Professor C. Brad Faught’s book, Into Africa: The Imperial Life of Margery Perham, details the life of Oxford-educated Dame Margery Perham, who received two knighthoods, including the 1965 Dame Commander of the Order of Saints Michael and George (DCMG). In this book, readers learn a great deal about the British Empire from the perspectives of the author and Perham, who first set foot on Africa in 1921 and stayed involved with affairs of the African continent for more than sixty years.
Perham’s maiden visit to Africa took place when she went to British Somaliland, where her sister was the wife of the British district commissioner. Her intellectual involvement with Africa started when, as a Fellow of St. Hugh College, Oxford, Perham received a 1928 travel fellowship, which she used for studying British colonial administration. It is fascinating to note how Faught weaves the life story of Perham around British colonial history in a book that he has dedicated to a formidable scholar of the subject matter, Anthony Hamilton Millard Kirk-Green of St. Antony College, Oxford, describing him as a “school, Mentor [and] Friend.”
After earning a first-class (summa cum laude) degree in modern history from Oxford, as one of four out of thirty-one female candidates taking the final examination in the Trinity term in 1917, Perham had every option (or right) to remain at Oxford. Instead, her first job took her to the University of Sheffield, where she started to lecture in history in September 1917, shortly after she turned twenty-two years old. As Faught writes, Perham at the time was “younger than many of the students she was about to teach, [End Page 101] the most junior member of the history staff, and, quite plainly, its only woman” (p. 14).
Sheffield, a Midland city, in 1917 had a population of about 185,000 (p. 15). Originally coming from Yorkshire, Perham was not expected to see her stay in the city as banishment. Therefore, she tried her best to enjoy it. At the end of her first academic year, in the spring of 1918, she accepted an invitation from the Young Women’s Christian Association to travel overseas “to lecture to British soldiers stationed across the Channel in northern France” (p. 17). That was part of the army’s educational scheme. It was a bittersweet lecture tour for Perham, whose brother Edgar had died at the front in July of 1916—a death that brought her a lot of grief.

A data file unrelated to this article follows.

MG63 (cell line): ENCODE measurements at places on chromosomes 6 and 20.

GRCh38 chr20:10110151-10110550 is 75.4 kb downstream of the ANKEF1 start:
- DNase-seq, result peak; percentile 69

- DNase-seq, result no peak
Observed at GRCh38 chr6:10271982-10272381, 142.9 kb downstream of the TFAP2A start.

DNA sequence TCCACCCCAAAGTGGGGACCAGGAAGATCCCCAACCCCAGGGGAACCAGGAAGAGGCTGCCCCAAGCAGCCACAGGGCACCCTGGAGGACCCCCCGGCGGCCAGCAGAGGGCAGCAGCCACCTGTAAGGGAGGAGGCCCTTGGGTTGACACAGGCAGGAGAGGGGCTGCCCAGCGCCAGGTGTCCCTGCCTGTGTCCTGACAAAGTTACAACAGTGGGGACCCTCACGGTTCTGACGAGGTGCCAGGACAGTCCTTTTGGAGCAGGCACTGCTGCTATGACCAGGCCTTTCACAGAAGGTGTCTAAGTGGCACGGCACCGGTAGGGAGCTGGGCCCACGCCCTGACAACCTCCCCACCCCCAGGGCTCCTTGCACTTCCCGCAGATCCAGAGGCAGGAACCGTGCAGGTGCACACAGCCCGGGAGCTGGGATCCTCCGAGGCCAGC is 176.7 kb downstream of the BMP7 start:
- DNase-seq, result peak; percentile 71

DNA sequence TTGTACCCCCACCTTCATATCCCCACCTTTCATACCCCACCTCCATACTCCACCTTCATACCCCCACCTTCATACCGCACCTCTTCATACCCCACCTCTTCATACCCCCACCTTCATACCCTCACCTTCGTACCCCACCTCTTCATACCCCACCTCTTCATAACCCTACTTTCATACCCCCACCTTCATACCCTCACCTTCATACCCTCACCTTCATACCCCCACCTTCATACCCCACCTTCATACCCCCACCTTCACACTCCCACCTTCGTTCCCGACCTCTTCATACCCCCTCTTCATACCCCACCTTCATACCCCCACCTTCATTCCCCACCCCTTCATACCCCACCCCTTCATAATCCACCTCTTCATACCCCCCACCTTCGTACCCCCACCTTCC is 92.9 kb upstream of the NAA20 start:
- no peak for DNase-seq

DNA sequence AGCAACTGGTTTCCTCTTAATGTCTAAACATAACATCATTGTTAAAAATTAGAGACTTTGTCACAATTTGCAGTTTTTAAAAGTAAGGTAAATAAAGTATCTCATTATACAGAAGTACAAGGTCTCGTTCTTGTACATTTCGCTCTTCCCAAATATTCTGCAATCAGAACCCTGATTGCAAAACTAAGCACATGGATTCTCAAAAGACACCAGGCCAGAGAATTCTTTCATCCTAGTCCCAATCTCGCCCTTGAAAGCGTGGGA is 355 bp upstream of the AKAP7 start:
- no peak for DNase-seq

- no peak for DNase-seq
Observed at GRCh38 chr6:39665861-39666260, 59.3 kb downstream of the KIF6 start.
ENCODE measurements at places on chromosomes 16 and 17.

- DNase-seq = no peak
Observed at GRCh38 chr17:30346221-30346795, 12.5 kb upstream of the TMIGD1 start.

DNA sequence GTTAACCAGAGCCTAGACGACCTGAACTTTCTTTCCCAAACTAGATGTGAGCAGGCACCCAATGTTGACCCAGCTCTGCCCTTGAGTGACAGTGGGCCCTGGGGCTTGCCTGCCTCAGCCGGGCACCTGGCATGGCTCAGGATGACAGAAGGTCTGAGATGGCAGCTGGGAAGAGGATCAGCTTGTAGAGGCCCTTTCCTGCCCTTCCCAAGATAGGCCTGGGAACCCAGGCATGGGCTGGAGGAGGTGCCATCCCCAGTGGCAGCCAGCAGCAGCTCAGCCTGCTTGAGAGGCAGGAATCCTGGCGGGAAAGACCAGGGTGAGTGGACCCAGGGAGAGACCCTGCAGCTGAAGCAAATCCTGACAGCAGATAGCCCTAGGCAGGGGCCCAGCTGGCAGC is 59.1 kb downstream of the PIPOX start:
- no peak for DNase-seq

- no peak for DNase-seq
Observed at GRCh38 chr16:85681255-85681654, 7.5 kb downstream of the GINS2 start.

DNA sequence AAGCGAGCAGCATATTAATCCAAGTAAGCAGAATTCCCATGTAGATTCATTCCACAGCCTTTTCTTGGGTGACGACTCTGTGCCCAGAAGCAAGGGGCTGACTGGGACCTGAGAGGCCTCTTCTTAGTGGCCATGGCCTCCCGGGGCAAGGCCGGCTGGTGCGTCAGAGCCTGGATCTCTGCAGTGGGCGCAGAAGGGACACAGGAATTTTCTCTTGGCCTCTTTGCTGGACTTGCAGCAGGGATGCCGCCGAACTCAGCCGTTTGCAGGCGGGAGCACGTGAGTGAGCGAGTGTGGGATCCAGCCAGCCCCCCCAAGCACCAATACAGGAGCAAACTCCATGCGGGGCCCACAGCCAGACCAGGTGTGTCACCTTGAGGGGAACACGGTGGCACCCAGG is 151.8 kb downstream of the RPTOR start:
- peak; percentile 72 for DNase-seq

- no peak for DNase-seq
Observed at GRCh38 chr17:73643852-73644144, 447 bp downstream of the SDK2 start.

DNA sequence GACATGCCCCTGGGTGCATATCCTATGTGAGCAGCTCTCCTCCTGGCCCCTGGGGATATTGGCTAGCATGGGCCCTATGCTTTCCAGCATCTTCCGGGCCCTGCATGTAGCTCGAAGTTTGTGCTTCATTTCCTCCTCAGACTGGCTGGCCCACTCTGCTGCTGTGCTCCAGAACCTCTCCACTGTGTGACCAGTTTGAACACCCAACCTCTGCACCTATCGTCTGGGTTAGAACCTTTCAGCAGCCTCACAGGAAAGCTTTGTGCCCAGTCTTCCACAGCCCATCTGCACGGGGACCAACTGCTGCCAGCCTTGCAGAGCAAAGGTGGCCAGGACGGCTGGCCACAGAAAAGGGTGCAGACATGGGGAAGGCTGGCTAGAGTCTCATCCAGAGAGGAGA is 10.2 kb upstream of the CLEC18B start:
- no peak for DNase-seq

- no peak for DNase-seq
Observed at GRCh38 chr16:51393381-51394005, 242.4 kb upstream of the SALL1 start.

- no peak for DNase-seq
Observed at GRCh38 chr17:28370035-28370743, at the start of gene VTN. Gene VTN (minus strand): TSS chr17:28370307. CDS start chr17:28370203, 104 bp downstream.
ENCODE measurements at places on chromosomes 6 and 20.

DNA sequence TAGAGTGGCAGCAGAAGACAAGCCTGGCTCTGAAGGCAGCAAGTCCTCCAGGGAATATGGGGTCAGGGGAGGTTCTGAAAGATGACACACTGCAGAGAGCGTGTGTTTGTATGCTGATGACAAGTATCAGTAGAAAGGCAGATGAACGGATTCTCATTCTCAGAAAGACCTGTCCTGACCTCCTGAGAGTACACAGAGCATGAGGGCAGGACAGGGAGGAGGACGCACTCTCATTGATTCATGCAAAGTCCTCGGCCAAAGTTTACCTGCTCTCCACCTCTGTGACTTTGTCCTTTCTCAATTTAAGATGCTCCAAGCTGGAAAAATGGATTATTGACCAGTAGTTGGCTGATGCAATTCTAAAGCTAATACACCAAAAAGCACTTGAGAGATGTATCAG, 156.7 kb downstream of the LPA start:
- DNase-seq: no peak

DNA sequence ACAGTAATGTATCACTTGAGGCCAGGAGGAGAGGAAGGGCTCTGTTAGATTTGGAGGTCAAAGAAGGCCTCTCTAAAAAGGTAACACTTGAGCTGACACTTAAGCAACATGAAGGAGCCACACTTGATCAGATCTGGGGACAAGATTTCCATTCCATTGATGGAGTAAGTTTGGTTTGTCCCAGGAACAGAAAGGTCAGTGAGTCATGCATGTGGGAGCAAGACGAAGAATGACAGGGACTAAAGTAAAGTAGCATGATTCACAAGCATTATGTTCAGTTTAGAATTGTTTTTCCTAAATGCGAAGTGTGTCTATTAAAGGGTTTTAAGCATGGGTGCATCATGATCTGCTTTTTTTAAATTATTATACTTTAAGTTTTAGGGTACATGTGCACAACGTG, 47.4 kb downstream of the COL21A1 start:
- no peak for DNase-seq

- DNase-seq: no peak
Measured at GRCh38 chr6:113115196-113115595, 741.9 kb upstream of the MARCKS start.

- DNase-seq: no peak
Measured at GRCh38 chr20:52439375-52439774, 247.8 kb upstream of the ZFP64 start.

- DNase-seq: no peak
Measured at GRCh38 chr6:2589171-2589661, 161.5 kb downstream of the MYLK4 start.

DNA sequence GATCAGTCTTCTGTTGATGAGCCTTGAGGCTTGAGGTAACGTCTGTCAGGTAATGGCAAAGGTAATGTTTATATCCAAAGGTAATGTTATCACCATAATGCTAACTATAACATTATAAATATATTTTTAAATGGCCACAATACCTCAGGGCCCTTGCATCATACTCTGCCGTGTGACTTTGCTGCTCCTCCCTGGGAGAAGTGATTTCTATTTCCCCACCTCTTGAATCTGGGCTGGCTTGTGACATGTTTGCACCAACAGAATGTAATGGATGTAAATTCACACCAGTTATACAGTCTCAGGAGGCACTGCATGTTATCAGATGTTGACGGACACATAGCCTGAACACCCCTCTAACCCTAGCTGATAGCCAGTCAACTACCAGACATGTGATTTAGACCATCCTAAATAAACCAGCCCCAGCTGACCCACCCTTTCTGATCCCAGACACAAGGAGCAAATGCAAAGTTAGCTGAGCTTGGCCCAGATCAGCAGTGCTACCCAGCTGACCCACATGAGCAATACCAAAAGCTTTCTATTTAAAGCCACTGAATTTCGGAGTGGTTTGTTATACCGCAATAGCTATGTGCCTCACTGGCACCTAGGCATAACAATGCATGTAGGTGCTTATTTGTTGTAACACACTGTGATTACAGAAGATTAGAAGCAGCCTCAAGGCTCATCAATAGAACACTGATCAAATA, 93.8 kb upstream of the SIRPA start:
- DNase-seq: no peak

Perham kept in touch with her mother through regular postal mail, in which she complained that it was not possible for poor people to live happily in the Sheffield area. To make life enjoyable, she started a romantic relationship with a campus colleague by the name of Vincent Tourner. Faugh writes: “Not much is known of him, but their brief relationship was ended by Perham” (p. 19). It was a period of disillusionment for Perham, who planned to travel to Somaliland to visit her sister and her husband.
Perham sought leave from teaching so that she could travel to Somali-land, and it was granted. Therefore, by 1921, she was in Africa. Upon her return in 1922, she went back to the University of Sheffield. In 1924, she decided to return to Oxford, where she accepted an appointment as Fellow and Tutor in Modern History at St. Hugh College. While there, she was preparing a manuscript for publication, which was published in 1925 as Major Dane’s Garden. She continued to work at Oxford and, in 1929, she was awarded a Rhodes Trust Travelling Fellowship; in 1935, she was appointed Research Lecturer in Colonial Administration at Oxford; in 1939, she was elected the first Fellow of Nuffield College at Oxford. In 1948, having been appointed the first Director of the Institute of Colonial Studies at Oxford, she was made a Companion of the British Empire. Between 1956 and 1960, she published two books, Legend: The Years of Adventure, 1858–1898, and Lugard: The Years of Authority, 1899...